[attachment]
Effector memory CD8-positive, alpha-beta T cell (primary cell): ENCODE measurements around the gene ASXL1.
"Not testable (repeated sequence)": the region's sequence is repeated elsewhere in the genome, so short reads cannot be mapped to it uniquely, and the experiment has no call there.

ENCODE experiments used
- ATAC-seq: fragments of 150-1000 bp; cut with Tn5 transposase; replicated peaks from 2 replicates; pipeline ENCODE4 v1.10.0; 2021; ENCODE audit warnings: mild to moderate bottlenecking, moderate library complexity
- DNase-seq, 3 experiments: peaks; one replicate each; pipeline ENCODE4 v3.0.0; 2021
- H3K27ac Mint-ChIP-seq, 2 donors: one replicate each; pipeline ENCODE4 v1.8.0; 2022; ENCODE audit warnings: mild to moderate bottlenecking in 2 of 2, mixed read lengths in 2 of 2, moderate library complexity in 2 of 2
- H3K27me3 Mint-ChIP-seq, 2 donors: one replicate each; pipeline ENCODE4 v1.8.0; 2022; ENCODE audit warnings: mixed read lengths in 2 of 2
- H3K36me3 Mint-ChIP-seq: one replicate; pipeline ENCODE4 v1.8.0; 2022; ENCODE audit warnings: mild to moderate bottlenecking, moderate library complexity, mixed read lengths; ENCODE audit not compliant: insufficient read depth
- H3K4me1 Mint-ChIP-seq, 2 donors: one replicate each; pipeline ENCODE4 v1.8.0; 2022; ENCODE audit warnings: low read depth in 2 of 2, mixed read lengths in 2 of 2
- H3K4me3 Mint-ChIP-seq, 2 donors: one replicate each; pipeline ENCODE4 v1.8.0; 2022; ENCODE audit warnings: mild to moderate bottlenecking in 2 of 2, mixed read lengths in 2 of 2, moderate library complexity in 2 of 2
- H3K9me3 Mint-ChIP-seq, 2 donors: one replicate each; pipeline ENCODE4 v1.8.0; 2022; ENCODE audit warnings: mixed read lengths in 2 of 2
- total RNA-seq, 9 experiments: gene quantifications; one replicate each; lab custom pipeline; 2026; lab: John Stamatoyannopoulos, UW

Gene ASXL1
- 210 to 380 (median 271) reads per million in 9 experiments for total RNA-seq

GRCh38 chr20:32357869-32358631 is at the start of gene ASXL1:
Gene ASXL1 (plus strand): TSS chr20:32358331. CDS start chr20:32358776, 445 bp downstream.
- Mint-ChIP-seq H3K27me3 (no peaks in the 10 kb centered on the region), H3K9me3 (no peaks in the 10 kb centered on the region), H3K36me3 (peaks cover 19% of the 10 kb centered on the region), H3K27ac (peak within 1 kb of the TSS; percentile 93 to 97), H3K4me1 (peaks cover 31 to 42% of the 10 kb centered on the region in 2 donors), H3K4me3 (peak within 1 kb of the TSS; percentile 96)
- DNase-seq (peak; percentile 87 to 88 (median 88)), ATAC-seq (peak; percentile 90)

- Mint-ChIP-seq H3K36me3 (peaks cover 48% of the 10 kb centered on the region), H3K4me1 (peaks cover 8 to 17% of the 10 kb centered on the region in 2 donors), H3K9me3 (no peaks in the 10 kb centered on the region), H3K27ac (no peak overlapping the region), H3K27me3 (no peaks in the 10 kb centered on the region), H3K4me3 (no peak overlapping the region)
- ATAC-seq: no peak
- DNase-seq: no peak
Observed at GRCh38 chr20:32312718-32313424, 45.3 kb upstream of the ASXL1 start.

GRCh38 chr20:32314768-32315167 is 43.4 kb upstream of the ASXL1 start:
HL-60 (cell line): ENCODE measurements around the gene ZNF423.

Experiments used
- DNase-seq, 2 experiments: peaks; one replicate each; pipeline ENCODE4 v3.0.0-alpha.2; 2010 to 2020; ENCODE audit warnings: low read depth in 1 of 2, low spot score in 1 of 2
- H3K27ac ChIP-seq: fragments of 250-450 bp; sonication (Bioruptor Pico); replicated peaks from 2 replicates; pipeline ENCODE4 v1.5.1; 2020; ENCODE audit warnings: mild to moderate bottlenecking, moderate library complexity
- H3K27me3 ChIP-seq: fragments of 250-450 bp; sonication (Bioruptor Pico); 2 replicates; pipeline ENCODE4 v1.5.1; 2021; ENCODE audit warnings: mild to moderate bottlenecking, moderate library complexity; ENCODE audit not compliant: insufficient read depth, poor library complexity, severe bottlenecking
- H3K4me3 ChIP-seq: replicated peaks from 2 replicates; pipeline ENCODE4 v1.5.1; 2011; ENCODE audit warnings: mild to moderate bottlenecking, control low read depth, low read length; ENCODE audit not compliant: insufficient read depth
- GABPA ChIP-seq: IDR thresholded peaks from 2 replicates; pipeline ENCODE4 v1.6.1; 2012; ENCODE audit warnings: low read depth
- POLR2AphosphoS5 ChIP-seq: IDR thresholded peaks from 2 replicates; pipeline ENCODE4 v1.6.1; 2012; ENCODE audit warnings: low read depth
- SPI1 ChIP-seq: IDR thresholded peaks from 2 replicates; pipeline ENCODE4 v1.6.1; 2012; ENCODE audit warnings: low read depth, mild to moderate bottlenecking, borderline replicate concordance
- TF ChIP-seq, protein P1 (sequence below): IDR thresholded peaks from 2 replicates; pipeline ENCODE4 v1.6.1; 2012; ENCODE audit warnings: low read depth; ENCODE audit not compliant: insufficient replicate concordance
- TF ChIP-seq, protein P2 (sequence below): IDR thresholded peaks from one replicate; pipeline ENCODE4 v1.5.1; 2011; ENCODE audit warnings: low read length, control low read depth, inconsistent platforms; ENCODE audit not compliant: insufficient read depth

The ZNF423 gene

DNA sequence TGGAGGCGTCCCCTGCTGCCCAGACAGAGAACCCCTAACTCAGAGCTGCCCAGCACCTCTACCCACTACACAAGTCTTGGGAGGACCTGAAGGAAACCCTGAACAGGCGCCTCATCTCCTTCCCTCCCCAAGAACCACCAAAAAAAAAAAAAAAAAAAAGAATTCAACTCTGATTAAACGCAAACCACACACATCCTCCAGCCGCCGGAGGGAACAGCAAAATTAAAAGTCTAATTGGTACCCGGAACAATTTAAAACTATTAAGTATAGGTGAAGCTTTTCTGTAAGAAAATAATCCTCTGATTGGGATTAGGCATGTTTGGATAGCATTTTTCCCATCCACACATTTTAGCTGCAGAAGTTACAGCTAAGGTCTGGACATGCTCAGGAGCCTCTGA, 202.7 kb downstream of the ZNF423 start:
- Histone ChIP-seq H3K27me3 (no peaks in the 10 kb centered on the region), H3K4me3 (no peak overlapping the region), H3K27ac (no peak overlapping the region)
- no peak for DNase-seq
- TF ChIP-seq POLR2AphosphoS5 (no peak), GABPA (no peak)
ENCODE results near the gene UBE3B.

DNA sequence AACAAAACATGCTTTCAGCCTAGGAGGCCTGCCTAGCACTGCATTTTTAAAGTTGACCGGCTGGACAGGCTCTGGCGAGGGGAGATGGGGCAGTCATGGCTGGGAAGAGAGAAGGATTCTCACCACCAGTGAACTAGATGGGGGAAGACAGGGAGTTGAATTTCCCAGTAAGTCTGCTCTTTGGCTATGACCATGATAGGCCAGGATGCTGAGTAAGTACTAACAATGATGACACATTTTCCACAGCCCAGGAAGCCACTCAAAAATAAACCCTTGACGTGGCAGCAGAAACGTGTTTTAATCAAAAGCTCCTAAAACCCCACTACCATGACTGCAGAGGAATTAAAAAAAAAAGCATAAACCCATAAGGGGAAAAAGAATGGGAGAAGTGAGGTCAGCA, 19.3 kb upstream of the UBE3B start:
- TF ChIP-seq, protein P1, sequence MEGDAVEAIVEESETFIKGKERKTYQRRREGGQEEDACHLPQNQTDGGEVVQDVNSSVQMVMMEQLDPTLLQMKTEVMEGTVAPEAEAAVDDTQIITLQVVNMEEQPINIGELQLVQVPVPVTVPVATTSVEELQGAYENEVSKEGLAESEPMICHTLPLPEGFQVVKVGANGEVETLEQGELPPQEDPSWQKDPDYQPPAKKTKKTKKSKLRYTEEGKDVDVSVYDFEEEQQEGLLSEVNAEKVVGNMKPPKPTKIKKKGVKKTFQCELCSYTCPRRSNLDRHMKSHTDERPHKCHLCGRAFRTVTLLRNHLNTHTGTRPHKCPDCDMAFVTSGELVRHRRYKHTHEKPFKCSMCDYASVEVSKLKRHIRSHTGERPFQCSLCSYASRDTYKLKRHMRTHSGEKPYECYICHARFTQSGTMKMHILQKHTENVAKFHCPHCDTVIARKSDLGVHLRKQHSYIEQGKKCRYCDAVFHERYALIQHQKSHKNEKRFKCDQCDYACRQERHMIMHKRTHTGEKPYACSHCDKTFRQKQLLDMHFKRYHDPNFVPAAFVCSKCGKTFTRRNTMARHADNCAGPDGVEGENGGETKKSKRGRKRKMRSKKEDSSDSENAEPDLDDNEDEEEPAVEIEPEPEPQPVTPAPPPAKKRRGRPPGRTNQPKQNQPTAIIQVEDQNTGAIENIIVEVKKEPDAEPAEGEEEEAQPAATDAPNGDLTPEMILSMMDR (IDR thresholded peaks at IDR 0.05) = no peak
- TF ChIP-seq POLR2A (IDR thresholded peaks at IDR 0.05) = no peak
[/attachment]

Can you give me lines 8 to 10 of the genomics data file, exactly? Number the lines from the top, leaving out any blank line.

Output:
- H3K36me3 Mint-ChIP-seq: one replicate; pipeline ENCODE4 v1.8.0; 2022; ENCODE audit warnings: mild to moderate bottlenecking, moderate library complexity, mixed read lengths; ENCODE audit not compliant: insufficient read depth
- H3K4me1 Mint-ChIP-seq, 2 donors: one replicate each; pipeline ENCODE4 v1.8.0; 2022; ENCODE audit warnings: low read depth in 2 of 2, mixed read lengths in 2 of 2
- H3K4me3 Mint-ChIP-seq, 2 donors: one replicate each; pipeline ENCODE4 v1.8.0; 2022; ENCODE audit warnings: mild to moderate bottlenecking in 2 of 2, mixed read lengths in 2 of 2, moderate library complexity in 2 of 2